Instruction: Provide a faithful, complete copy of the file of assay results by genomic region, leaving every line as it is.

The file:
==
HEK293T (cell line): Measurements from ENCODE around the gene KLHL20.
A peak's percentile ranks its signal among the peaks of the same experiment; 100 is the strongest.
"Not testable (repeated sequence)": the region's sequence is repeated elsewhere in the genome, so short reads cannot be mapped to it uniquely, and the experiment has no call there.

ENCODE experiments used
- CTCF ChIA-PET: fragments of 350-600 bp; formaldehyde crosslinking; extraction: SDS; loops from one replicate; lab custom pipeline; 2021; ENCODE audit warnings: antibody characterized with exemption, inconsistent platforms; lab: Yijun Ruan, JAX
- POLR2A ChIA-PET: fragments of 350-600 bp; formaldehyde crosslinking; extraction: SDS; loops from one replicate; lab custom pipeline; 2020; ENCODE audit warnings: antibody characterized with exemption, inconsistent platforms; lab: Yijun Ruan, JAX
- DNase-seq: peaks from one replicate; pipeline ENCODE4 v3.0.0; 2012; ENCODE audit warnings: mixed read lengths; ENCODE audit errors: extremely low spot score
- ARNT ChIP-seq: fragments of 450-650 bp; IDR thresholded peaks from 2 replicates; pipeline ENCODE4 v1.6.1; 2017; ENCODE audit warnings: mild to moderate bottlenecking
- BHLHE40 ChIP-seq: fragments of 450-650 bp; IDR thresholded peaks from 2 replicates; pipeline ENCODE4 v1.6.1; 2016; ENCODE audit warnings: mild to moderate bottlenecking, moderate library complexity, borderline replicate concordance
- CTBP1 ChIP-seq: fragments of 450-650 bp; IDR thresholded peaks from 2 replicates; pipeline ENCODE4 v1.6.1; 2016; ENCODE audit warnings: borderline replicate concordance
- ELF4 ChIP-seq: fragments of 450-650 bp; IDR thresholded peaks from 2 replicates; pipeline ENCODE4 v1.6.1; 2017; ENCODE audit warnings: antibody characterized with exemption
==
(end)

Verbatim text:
HEK293T (cell line): Measurements from ENCODE around the gene KLHL20.
A peak's percentile ranks its signal among the peaks of the same experiment; 100 is the strongest.
"Not testable (repeated sequence)": the region's sequence is repeated elsewhere in the genome, so short reads cannot be mapped to it uniquely, and the experiment has no call there.

ENCODE experiments used
- CTCF ChIA-PET: fragments of 350-600 bp; formaldehyde crosslinking; extraction: SDS; loops from one replicate; lab custom pipeline; 2021; ENCODE audit warnings: antibody characterized with exemption, inconsistent platforms; lab: Yijun Ruan, JAX
- POLR2A ChIA-PET: fragments of 350-600 bp; formaldehyde crosslinking; extraction: SDS; loops from one replicate; lab custom pipeline; 2020; ENCODE audit warnings: antibody characterized with exemption, inconsistent platforms; lab: Yijun Ruan, JAX
- DNase-seq: peaks from one replicate; pipeline ENCODE4 v3.0.0; 2012; ENCODE audit warnings: mixed read lengths; ENCODE audit errors: extremely low spot score
- ARNT ChIP-seq: fragments of 450-650 bp; IDR thresholded peaks from 2 replicates; pipeline ENCODE4 v1.6.1; 2017; ENCODE audit warnings: mild to moderate bottlenecking
- BHLHE40 ChIP-seq: fragments of 450-650 bp; IDR thresholded peaks from 2 replicates; pipeline ENCODE4 v1.6.1; 2016; ENCODE audit warnings: mild to moderate bottlenecking, moderate library complexity, borderline replicate concordance
- CTBP1 ChIP-seq: fragments of 450-650 bp; IDR thresholded peaks from 2 replicates; pipeline ENCODE4 v1.6.1; 2016; ENCODE audit warnings: borderline replicate concordance
- ELF4 ChIP-seq: fragments of 450-650 bp; IDR thresholded peaks from 2 replicates; pipeline ENCODE4 v1.6.1; 2017; ENCODE audit warnings: antibody characterized with exemption